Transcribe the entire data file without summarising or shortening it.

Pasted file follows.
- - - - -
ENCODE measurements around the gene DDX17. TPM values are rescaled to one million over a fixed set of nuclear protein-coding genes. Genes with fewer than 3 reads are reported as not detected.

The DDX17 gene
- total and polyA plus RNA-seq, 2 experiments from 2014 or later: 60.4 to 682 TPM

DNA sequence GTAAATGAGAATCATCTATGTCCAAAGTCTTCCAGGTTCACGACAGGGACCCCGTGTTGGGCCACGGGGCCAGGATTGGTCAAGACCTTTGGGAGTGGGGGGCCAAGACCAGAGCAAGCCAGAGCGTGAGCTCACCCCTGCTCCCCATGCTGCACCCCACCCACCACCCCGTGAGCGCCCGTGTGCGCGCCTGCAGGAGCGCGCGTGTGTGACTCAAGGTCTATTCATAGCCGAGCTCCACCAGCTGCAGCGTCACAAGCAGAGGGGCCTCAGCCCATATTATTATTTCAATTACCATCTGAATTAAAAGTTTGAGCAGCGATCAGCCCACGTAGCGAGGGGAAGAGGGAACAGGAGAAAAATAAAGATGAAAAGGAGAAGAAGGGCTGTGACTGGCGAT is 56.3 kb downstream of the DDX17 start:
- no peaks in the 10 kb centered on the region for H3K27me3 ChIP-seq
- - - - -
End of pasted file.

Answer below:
ENCODE measurements around the gene DDX17. TPM values are rescaled to one million over a fixed set of nuclear protein-coding genes. Genes with fewer than 3 reads are reported as not detected.

The DDX17 gene
- total and polyA plus RNA-seq, 2 experiments from 2014 or later: 60.4 to 682 TPM

DNA sequence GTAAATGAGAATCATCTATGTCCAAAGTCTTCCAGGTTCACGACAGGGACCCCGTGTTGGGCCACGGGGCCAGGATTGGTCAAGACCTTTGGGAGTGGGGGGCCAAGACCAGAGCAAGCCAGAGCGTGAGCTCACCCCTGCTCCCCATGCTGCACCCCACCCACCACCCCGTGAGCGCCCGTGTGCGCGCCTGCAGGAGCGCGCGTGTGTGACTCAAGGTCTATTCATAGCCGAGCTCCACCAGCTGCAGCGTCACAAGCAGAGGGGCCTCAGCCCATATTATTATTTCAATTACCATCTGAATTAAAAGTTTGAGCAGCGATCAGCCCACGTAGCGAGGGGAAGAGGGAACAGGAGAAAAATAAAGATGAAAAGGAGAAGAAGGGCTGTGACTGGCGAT is 56.3 kb downstream of the DDX17 start:
- no peaks in the 10 kb centered on the region for H3K27me3 ChIP-seq